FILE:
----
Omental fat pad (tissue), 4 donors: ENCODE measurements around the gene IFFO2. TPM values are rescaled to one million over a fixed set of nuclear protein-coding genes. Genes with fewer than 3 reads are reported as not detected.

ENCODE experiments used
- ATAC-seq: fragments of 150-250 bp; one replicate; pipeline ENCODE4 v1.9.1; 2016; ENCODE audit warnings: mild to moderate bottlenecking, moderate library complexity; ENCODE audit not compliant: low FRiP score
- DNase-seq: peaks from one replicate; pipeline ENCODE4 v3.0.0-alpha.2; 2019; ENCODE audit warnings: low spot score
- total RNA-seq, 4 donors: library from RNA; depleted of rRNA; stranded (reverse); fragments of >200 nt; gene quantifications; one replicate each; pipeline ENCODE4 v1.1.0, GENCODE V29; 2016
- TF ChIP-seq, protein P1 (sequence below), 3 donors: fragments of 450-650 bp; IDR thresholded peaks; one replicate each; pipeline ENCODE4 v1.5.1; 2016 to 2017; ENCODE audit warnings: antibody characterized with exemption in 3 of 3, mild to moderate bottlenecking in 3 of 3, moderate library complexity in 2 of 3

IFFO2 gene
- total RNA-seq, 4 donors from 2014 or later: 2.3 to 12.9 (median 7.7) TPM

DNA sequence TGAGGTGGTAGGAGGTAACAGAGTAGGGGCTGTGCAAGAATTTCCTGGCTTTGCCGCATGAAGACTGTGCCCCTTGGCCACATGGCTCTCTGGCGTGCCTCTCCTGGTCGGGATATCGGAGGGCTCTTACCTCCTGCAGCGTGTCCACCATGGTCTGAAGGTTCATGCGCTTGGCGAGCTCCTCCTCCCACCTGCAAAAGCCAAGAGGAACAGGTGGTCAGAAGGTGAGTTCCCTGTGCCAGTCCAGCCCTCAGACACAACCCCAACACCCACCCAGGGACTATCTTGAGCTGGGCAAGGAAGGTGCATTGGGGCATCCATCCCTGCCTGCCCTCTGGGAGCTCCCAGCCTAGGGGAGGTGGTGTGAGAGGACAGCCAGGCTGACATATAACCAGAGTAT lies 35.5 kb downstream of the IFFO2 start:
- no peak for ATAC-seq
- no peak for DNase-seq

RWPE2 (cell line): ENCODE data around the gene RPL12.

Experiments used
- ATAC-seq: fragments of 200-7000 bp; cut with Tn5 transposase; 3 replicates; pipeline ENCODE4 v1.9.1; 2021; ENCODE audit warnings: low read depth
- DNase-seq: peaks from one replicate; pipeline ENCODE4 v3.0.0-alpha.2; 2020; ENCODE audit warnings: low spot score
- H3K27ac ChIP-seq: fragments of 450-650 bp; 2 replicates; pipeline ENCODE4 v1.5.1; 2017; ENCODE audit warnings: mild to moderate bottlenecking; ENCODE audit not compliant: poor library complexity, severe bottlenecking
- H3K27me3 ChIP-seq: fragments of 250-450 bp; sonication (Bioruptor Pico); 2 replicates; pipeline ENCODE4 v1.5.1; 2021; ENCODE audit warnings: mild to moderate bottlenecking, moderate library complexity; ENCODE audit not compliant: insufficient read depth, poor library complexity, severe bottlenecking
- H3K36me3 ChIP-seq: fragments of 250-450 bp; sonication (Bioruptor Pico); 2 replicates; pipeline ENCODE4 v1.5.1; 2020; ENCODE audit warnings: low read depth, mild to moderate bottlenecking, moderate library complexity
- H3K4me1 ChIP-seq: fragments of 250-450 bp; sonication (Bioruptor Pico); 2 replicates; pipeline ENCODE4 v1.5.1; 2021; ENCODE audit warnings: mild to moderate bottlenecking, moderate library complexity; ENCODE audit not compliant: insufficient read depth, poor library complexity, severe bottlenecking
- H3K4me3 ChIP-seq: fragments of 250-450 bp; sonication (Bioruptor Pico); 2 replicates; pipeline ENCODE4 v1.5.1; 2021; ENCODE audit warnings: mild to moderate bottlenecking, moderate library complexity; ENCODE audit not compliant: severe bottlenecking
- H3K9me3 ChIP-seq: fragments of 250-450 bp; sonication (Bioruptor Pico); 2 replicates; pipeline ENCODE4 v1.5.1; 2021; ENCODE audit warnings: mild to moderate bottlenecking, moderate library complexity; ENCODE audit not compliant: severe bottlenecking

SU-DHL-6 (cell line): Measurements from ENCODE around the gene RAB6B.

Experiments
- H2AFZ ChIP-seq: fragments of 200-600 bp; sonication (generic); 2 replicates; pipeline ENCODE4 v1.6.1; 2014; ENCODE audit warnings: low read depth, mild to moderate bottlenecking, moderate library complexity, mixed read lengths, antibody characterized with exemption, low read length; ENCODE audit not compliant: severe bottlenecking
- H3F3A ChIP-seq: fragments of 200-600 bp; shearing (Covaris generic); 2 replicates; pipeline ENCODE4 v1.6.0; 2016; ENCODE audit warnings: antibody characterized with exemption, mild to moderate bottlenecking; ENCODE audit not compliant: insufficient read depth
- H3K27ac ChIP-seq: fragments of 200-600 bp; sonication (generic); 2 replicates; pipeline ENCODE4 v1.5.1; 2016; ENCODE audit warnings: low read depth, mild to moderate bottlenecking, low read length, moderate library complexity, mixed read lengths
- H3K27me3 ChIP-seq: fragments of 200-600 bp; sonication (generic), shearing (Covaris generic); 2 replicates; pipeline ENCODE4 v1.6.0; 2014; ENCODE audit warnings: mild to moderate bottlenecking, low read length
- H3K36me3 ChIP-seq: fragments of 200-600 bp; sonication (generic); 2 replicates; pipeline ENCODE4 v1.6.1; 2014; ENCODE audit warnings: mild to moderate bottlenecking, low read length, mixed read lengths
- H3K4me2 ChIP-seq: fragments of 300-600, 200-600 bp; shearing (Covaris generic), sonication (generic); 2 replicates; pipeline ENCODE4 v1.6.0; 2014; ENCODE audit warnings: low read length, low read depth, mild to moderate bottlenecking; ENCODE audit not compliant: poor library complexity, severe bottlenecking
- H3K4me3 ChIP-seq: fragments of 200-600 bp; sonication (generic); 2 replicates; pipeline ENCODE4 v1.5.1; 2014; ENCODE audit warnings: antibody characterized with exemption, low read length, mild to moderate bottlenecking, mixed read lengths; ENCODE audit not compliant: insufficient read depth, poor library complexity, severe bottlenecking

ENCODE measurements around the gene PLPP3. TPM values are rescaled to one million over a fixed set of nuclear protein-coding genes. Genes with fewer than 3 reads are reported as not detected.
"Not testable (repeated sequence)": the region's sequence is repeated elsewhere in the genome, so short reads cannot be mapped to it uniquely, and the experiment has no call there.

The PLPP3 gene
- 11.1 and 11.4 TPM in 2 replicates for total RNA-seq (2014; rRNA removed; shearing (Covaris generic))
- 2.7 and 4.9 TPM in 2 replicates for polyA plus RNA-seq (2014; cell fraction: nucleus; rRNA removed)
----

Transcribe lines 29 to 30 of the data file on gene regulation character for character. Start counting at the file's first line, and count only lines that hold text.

- H3K4me2 ChIP-seq: fragments of 300-600, 200-600 bp; shearing (Covaris generic), sonication (generic); 2 replicates; pipeline ENCODE4 v1.6.0; 2014; ENCODE audit warnings: low read length, low read depth, mild to moderate bottlenecking; ENCODE audit not compliant: poor library complexity, severe bottlenecking
- H3K4me3 ChIP-seq: fragments of 200-600 bp; sonication (generic); 2 replicates; pipeline ENCODE4 v1.5.1; 2014; ENCODE audit warnings: antibody characterized with exemption, low read length, mild to moderate bottlenecking, mixed read lengths; ENCODE audit not compliant: insufficient read depth, poor library complexity, severe bottlenecking